first wave of fiat money created by the Fed, they have $900,000 more
than they are required to keep on hand ($1 million less 10% reserve). In bankers' language, that $900,000 is
The word "excess" is a tip off that these so-called reserves have a
special destiny. Now that they have been transmuted into an excess, they
are considered as available for lending. And so in due course these excess reserves
are converted into...
But wait a minute. How can this
money be loaned out when it is owned by the original depositors who are
still free to write checks and spend it any time they wish? The answer
is that, when the new loans are made, they are not made with the same
money at all. They are made with brand new money created out of thin air
for that purpose. The nation's money supply simply increases
by ninety per cent of the bank's deposits. Furthermore, this new money
is far more interesting to the banks than the old. The old money, which
they received from depositors, requires them to pay out interest or
perform services for the privilege of using it. But, with the new money,
the banks collect interest, instead, which is not too bad considering it
cost them nothing to make. Nor is that the end of the process. When this second wave of fiat money moves
into the economy, it comes right back into the banking system, just as
the first wave did, in the form of...
MORE COMMERCIAL BANK DEPOSITS
The process now repeats but with slightly smaller numbers each time
around. What was a "loan" on Friday comes back into the bank as a
"deposit" on Monday. The deposit then is reclassified as a
"reserve" and ninety per cent of that becomes an "excess" reserve which,
once again, is available for a new "loan." Thus, the $1 million of first
wave fiat money gives birth to $900,000 in the second wave, and that
gives birth to $810,000 in the third wave ($900,000 less 10% reserve). It takes about twenty-eight times through
the revolving door of deposits becoming loans becoming deposits becoming
more loans until the process plays itself out to the maximum effect,
BANK FIAT MONEY = UP TO 9 TIMES GOVERNMENT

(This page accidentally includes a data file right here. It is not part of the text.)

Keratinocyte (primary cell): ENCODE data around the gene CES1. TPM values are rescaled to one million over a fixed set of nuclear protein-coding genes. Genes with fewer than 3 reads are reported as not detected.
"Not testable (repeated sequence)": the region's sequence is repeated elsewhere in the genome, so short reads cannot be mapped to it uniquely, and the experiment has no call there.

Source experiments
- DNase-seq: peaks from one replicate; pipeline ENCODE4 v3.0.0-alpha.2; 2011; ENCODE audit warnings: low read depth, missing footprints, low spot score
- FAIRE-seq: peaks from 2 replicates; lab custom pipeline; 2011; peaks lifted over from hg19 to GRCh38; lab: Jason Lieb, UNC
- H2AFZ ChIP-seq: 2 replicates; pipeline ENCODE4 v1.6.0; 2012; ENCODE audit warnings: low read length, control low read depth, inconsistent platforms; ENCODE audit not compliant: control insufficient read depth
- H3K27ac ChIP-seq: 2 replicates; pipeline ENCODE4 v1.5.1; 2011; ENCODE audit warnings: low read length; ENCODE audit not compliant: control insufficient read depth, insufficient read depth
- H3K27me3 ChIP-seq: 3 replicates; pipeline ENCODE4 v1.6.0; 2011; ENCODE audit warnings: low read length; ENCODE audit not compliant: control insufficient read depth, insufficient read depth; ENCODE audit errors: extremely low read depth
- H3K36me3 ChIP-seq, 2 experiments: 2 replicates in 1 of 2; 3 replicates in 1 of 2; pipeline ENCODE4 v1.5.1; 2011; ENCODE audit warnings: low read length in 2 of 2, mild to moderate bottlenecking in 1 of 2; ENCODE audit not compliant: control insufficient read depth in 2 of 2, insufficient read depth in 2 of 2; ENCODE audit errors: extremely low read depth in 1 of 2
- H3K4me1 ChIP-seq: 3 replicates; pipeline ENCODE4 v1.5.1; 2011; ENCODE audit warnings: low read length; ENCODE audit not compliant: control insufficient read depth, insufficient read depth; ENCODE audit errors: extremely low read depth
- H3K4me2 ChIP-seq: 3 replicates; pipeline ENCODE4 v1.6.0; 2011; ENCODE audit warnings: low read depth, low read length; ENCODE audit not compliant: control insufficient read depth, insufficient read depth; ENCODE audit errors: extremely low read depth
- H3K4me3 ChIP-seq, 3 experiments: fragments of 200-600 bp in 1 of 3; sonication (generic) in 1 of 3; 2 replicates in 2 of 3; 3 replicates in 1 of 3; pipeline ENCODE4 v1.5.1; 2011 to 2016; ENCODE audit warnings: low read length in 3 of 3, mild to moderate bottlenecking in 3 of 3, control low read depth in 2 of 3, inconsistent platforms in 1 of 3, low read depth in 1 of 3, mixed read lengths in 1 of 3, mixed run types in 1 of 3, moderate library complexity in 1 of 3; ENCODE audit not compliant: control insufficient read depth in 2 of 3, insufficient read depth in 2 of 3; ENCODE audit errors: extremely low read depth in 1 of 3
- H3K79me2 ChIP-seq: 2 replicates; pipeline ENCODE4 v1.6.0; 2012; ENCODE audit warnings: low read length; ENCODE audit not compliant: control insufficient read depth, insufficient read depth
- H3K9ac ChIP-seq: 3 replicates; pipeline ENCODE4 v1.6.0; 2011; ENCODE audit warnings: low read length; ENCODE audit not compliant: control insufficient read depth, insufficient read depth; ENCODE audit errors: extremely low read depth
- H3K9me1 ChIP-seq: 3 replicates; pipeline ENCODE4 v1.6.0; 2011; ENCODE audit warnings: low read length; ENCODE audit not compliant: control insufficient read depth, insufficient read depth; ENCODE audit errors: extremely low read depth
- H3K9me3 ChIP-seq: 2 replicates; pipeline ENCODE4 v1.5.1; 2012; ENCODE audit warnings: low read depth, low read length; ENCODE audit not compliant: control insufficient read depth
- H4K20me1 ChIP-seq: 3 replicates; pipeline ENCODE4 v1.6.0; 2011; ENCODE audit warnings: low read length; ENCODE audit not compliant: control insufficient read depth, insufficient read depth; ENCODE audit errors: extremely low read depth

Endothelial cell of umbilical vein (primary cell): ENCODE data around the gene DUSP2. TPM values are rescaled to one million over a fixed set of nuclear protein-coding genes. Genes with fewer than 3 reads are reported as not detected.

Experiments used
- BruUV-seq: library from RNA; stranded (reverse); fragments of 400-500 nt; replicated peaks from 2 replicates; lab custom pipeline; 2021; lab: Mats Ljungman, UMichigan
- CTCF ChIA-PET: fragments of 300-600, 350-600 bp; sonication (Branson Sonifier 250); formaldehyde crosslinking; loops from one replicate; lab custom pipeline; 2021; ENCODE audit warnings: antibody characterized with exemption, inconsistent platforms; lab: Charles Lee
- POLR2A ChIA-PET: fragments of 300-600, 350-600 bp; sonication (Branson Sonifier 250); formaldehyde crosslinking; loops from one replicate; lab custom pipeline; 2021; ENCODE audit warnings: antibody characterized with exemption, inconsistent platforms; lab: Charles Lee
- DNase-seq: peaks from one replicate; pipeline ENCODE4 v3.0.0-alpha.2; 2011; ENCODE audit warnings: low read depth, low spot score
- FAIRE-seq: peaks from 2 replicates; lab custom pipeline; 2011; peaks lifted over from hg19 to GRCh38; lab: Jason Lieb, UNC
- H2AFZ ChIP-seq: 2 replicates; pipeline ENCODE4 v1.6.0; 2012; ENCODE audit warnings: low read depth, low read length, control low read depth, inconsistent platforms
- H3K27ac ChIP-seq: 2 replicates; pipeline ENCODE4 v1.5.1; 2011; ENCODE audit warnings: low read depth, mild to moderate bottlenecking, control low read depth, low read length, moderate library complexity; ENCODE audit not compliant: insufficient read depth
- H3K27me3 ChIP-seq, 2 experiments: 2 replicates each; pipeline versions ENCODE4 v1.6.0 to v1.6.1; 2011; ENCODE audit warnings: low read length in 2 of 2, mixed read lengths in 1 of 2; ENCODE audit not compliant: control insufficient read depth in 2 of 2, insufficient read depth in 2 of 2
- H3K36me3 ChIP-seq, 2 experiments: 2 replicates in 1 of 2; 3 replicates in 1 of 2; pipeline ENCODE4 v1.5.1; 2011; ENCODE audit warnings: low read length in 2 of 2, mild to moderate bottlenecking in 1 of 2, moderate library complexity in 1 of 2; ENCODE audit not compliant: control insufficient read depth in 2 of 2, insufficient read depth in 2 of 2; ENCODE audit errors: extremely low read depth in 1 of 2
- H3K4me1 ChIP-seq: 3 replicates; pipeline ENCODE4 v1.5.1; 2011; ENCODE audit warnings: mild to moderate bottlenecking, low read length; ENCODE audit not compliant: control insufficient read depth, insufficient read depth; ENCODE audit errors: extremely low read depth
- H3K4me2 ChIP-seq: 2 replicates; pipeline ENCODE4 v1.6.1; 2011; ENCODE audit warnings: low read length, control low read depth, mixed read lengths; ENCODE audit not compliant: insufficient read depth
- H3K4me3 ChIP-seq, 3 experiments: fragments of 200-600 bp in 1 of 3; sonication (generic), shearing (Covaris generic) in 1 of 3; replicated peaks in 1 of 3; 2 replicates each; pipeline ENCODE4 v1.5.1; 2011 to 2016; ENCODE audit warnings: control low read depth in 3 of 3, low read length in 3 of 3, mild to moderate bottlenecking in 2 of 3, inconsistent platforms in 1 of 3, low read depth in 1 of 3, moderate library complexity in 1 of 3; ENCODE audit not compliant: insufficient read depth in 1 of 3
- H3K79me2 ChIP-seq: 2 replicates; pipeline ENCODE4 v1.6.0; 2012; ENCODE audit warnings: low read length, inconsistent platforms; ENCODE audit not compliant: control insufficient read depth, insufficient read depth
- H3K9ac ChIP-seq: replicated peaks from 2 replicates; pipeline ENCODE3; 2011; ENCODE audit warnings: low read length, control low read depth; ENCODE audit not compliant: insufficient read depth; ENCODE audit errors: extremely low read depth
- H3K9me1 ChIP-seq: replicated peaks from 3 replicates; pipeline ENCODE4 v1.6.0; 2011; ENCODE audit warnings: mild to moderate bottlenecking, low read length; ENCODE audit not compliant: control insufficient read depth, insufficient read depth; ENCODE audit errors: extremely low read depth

The amount of fiat money created by the banking cartel is approximately
nine times the amount of the original government debt which made the
entire process possible. When the original debt itself is added to
that figure, we finally have..
TOTAL FIAT MONEY = UP TO 10 TIMES
The total amount of fiat money created by the Federal Reserve and the
commercial banks together is approximately ten times the amount of the
underlying government debt. To the degree that this newly created money
floods into the economy in excess of goods and services, it causes the
purchasing power of all money, both old and new, to decline. Prices go
up because the relative value of the money has gone down. The result is
the same as if that purchasing power had been taken from us in taxes. The reality of this process, therefore, is
that it is a...
HIDDEN TAX = UP TO 10 TIMES THE NATIONAL
Without realizing it, Americans
have paid over the years, in addition to their federal income taxes and
excise taxes, a completely hidden tax equal to many times the national
debt! And that still is not the end of the process. Since our money supply is purely an
arbitrary entity with nothing behind it except debt, its quantity can go
down as well as up. When people are going deeper into debt, the nation's
money supply expands and prices go up, but when they pay off their debts
and refuse to renew, the money supply contracts and prices tumble. That
is exactly what happens in times of economic or political uncertainty. This alternation between period of expansion
and contraction of the money supply is the underlying cause of...
BOOMS, BUSTS, AND DEPRESSIONS
Who benefits from all of this? Certainly not the average citizen.
The only beneficiaries are the political scientists in Congress who
enjoy the effect of unlimited revenue to perpetuate their power, and the
monetary scientists within the banking cartel called the Federal Reserve
System who have been able to harness the American people, without their
knowing it, to the yoke of modern feudalism.
The previous figures are based on
a "reserve" ratio of 10% (a money-expansion ratio of 10-to-1). It must
be remembered, however, that this is purely arbitrary. Since the money
is fiat with no previous-metal backing, there is no real limitation
except what the politicians and money managers decide is expedient for
the moment. Altering this ratio is the third way in
which the Federal Reserve can influence the nation's supply of money.